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Can Fish Have Heart Attacks?

If you have ever lost a fish suddenly and it has swum around violently before abruptly stopping, you may have wondered, “can fish have heart attacks?”.

It’s difficult to say, but since fish do have hearts, it’s likely that they can suffer from some form of heart attack, just like many other animals can – even if it seems like an odd idea.

Fish may sometimes have a heart attack if something shocks them or something goes wrong with their systems.

Few fish will have heart attacks, and you might keep fish for a long time without ever seeing one have a heart attack.

However, if you have had a fish die suddenly with little visible cause, it is possible that it has had a heart attack, although you will probably never know for sure. If this does occur, it’s a good idea to keep the fish in a separate tank for a short while to check that it is actually dead, and not stunned.

If something has happened to one of your fish, you should check on all other inhabitants of the tank to make sure that they are okay and nothing is affecting the water.

Sudden death could also be caused by a toxin in the water or some unseen infection, so don’t immediately assume it was a heart attack. Fish are quite delicate creatures and can be killed by all sorts of things, with the cause often being hard to detect.

Can Fish Have Heart Attacks?

It is thought that fish can have heart attacks, yes, although there is little evidence to support this besides the fact that fish have hearts and circulatory systems that are not dissimilar to those of animals that certainly can have heart attacks.

It is logical that a fish may be able to suffer from a kind of heart attack, because if something goes wrong with its circulation, blood will stop getting to the heart, and this is a form of heart attack.

However, fish probably won’t suffer from a heart attack in the way that a person would, because they don’t have to deal with high cholesterol or other risks associated with heart disease.

If your fish has died suddenly, you should investigate the potential causes, and not automatically assume it was a heart attack. You may find that something else killed the fish, which could have an impact upon its tank mates, and therefore will need addressing.

So far, little scientific research has been done into fish heart attacks, what causes them, and whether they even suffer from them in the same way that humans do.

In the future, we may have a greater understanding of how this works and how likely fish are to have heart attacks. Often, what appears to be a heart attack will be accompanied by a few violent flips or frantic swimming for a few seconds before the fish ceases moving.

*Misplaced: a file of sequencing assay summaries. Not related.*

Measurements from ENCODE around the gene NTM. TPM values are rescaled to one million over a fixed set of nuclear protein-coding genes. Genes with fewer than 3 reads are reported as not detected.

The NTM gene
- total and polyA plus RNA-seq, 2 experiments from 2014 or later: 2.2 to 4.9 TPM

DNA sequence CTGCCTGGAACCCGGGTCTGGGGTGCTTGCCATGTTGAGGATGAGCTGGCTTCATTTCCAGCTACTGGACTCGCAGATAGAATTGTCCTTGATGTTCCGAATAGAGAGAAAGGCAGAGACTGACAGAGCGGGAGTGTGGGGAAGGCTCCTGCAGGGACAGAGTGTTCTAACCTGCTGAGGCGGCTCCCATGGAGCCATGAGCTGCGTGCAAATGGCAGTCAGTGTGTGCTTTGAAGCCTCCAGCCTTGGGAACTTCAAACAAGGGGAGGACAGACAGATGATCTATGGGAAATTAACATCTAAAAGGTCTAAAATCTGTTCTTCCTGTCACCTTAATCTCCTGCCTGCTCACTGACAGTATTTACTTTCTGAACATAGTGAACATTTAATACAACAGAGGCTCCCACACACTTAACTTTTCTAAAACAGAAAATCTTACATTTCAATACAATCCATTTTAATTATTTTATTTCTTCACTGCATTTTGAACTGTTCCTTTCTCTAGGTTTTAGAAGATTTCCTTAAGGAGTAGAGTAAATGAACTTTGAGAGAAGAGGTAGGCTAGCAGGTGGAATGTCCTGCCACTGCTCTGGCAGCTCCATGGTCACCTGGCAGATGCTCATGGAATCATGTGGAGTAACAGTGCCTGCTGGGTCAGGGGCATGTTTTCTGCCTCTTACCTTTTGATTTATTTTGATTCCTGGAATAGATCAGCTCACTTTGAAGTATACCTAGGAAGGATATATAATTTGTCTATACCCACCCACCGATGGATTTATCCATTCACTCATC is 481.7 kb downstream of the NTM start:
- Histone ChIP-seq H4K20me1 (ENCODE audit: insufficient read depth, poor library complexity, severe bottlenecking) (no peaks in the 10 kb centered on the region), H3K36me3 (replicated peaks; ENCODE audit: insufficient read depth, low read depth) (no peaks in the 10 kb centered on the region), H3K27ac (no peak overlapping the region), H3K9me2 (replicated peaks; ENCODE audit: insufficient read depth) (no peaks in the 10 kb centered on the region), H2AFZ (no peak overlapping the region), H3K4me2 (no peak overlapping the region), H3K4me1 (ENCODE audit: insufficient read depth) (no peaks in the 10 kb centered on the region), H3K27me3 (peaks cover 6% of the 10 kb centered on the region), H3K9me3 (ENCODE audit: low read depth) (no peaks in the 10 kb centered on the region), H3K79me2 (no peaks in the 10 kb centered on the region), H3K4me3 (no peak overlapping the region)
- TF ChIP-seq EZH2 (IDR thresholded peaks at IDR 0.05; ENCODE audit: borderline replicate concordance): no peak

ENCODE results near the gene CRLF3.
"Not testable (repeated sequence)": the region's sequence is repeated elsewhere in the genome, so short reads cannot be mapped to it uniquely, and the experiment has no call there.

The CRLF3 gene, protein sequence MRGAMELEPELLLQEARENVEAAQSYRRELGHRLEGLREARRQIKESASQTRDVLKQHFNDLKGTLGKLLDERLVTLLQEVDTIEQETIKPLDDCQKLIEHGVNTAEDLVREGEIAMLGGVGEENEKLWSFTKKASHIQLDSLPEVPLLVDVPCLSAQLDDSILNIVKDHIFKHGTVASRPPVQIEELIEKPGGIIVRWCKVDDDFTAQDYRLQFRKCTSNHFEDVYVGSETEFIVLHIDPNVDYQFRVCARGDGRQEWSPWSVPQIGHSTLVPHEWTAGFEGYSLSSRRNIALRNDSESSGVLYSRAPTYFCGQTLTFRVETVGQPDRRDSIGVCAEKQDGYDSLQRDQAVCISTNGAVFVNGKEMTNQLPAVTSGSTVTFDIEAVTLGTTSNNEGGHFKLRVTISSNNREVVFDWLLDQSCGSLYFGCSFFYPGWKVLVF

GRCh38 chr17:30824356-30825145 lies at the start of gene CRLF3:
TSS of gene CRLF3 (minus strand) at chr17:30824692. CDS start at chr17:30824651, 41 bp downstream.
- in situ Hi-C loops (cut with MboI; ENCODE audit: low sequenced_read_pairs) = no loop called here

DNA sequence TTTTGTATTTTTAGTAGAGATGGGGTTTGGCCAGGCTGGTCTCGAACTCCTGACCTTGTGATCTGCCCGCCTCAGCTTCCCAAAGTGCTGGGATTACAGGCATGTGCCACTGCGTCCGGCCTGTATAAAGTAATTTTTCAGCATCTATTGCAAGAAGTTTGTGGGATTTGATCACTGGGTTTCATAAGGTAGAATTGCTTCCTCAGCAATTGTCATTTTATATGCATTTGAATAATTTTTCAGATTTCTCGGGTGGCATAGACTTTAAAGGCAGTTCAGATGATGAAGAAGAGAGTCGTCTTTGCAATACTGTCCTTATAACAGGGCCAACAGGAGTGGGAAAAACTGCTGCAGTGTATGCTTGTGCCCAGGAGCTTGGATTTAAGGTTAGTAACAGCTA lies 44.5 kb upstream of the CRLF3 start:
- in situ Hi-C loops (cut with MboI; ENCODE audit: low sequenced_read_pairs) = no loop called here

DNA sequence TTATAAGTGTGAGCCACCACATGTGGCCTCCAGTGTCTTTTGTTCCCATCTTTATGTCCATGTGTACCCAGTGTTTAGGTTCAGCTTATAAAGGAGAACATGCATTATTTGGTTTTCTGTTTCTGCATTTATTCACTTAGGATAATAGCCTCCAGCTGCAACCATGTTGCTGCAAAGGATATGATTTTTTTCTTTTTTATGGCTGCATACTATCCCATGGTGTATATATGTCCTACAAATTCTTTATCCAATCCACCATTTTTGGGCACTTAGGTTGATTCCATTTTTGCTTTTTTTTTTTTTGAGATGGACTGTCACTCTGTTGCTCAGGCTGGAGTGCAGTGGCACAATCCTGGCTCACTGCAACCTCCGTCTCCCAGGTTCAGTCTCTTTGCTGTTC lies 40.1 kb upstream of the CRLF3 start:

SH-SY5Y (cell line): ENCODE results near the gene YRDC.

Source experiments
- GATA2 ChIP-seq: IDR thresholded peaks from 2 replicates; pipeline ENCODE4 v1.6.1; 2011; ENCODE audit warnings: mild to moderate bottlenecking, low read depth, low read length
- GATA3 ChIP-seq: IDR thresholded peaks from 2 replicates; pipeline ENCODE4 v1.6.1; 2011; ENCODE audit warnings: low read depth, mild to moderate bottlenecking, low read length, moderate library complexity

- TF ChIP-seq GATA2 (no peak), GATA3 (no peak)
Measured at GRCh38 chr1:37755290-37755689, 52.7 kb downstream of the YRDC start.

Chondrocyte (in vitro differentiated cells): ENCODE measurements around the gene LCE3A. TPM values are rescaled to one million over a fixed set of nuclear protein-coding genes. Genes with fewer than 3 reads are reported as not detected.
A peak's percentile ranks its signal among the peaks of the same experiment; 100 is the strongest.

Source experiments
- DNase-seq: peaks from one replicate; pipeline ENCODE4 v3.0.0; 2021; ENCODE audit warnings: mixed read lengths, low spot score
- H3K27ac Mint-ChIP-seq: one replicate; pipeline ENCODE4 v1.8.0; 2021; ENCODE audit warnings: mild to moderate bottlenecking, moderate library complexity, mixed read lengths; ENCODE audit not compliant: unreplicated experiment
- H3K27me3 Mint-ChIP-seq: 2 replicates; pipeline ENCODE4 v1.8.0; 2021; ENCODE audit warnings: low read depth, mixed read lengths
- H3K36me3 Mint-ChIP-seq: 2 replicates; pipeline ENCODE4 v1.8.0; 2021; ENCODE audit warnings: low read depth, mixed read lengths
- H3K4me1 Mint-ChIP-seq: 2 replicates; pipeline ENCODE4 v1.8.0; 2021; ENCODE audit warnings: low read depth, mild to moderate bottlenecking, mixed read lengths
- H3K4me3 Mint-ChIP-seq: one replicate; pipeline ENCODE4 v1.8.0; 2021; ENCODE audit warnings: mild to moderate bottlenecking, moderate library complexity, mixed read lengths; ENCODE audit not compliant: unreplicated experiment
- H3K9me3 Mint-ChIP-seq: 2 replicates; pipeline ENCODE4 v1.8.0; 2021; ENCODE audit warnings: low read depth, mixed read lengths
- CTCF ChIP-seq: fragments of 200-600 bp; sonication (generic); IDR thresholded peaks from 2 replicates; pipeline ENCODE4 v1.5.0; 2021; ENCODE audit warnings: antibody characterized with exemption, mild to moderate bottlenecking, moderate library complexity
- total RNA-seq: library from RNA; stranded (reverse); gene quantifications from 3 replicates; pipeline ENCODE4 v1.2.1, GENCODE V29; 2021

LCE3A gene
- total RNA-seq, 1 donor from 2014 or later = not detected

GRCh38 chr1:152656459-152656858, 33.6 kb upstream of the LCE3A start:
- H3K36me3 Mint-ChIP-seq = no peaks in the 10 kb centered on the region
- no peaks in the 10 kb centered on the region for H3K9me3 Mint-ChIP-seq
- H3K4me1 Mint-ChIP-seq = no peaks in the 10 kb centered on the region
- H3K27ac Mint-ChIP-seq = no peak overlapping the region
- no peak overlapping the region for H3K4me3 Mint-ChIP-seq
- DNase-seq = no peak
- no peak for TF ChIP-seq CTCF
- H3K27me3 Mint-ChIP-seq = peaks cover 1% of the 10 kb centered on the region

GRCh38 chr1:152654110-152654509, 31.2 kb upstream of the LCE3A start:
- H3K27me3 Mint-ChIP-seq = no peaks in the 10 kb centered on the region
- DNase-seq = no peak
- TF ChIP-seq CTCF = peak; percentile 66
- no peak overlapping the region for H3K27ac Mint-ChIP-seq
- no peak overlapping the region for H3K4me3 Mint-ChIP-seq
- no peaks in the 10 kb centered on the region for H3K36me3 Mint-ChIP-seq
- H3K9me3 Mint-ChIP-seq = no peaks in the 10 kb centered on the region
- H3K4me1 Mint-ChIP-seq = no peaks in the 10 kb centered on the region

Can Fish Have Strokes?

It isn’t really known whether fish can have strokes either, but as with heart attacks, it seems reasonable to assume that they could.

A stroke is caused by blood clotting somewhere that it isn’t supposed to clot, so in theory at least, a fish could suffer from a stroke. However, you are unlikely to ever be able to tell whether a fish has had a stroke.

Sometimes, fish seem to only be moving body parts on one half of the body, and may swim in circles, which might make you feel like a fish has had a stroke – and it may have done so. However, there could be other explanations, including a bacterial infection affecting the fish’s motor skills.

If you are concerned about a fish that is swimming oddly, you may wish to quarantine it from your other fish and treat it with some antibiotics to see if this clears up the issue.

It won’t if the fish has had a stroke, but it may help if the issue is caused by something else, so it’s worth trying if you’re stuck.

If you can take your fish to a vet, they may be able to check whether the fish has had a stroke, but it is unlikely to give you a conclusive answer. It’s a good idea to check for any contagious causes so that you know whether you need to treat your other fish.

Can You Reduce The Chances Of Your Fish Having A Heart Attack Or Stroke?

A fish is probably at most risk of a heart attack if something shocks it, so it’s a good idea to minimize stress as much as you can.

When you introduce a fish to a new tank, make sure you do so slowly to avoid temperature stress and the shock of new water. You should also ensure that the tank is suitable, with the correct amount of compatible fish.

Tanks should have plenty of places for the fish to hide in, a good filtration system, and water conditioners if necessary to reduce fish stress.

When adding a fish, submerge it in its bag for a while to allow it to get used to the situation before shocking it with the water change and freedom of the tank. If you see any signs of bullying in the tank, you should remove the offending fish and isolate it or put it into a different tank with other fish.

Do not place a fish in a tank that is overcrowded, dirty, heavy in ammonia, or with unstable temperatures. Although this doesn’t guarantee that the fish will not have a heart attack or a stroke, it may help to reduce its risk.


So, the answer to the question “can fish have heart attacks?” is that nobody really knows for sure yet, but it is quite likely that it can happen in certain situations. Fish have hearts that are similar to those of other animals, and there is no reason to believe that they cannot have a heart attack if the blood stops flowing properly. The same applies to a fish having a stroke; if the blood clots somewhere in the fish’s body, it could cause one.